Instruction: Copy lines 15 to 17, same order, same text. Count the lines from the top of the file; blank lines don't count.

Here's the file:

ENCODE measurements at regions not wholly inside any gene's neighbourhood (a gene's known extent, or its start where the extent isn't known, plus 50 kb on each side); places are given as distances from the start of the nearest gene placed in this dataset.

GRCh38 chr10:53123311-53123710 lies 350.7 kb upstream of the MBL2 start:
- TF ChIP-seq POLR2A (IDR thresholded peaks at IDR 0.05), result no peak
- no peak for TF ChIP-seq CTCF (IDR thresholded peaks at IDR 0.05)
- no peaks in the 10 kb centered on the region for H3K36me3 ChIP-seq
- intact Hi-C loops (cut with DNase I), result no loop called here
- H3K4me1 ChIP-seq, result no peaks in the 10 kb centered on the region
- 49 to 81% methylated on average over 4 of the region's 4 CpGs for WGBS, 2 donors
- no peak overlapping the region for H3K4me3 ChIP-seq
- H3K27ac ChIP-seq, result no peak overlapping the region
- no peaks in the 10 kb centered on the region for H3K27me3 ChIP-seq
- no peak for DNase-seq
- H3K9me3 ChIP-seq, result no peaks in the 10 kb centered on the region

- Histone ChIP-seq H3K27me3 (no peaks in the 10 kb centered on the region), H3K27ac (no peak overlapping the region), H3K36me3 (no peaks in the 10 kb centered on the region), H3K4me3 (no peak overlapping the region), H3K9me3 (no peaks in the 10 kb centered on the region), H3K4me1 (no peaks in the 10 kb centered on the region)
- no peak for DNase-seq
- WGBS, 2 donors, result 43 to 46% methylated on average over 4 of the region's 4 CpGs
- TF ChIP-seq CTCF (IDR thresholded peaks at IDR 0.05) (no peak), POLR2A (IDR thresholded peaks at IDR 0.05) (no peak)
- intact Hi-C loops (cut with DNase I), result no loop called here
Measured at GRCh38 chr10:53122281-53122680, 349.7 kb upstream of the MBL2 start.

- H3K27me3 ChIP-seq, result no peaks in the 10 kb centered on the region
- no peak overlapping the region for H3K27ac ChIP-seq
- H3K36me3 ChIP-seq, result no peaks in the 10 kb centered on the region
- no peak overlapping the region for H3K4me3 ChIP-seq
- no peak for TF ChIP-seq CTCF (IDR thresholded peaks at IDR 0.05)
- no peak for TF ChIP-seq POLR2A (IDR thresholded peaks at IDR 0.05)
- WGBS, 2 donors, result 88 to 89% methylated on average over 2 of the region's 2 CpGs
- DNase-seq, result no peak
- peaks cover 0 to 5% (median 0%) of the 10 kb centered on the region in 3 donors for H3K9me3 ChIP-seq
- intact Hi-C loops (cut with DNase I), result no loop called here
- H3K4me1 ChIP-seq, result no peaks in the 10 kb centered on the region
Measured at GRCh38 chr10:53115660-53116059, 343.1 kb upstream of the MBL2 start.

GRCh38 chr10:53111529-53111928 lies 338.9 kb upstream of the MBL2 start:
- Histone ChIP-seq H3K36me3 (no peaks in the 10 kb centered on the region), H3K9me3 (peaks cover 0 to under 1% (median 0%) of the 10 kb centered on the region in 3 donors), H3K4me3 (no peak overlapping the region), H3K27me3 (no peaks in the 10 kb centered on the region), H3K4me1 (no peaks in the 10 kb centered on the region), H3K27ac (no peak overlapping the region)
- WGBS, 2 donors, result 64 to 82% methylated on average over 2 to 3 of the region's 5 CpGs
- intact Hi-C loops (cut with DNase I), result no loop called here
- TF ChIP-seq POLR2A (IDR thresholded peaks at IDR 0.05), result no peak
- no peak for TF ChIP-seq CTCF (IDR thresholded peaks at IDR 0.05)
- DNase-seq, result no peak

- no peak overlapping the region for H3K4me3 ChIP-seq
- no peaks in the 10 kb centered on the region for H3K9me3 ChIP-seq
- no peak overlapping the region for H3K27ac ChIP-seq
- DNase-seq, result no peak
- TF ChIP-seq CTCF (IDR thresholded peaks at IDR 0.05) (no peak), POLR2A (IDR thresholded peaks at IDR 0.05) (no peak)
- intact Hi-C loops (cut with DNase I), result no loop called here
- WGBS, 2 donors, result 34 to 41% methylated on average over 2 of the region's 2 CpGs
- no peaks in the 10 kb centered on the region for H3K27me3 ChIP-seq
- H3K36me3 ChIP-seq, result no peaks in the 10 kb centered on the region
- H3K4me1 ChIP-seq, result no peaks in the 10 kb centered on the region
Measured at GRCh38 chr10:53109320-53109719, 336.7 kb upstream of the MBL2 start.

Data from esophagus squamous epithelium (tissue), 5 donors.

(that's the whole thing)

- no peak for DNase-seq
- WGBS, 2 donors, result 43 to 46% methylated on average over 4 of the region's 4 CpGs
- TF ChIP-seq CTCF (IDR thresholded peaks at IDR 0.05) (no peak), POLR2A (IDR thresholded peaks at IDR 0.05) (no peak)